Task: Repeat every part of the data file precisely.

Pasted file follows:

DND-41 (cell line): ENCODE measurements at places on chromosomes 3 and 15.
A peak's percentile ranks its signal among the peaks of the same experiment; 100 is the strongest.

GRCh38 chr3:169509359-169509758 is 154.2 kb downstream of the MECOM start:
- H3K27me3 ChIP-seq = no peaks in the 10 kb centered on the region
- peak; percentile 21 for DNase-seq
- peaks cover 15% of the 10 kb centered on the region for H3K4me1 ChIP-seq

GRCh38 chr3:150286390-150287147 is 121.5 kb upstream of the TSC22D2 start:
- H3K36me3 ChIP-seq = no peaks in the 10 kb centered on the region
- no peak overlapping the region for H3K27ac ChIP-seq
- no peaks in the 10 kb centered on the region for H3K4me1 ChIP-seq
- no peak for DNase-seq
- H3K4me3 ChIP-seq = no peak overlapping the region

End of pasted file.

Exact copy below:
DND-41 (cell line): ENCODE measurements at places on chromosomes 3 and 15.
A peak's percentile ranks its signal among the peaks of the same experiment; 100 is the strongest.

GRCh38 chr3:169509359-169509758 is 154.2 kb downstream of the MECOM start:
- H3K27me3 ChIP-seq = no peaks in the 10 kb centered on the region
- peak; percentile 21 for DNase-seq
- peaks cover 15% of the 10 kb centered on the region for H3K4me1 ChIP-seq

GRCh38 chr3:150286390-150287147 is 121.5 kb upstream of the TSC22D2 start:
- H3K36me3 ChIP-seq = no peaks in the 10 kb centered on the region
- no peak overlapping the region for H3K27ac ChIP-seq
- no peaks in the 10 kb centered on the region for H3K4me1 ChIP-seq
- no peak for DNase-seq
- H3K4me3 ChIP-seq = no peak overlapping the region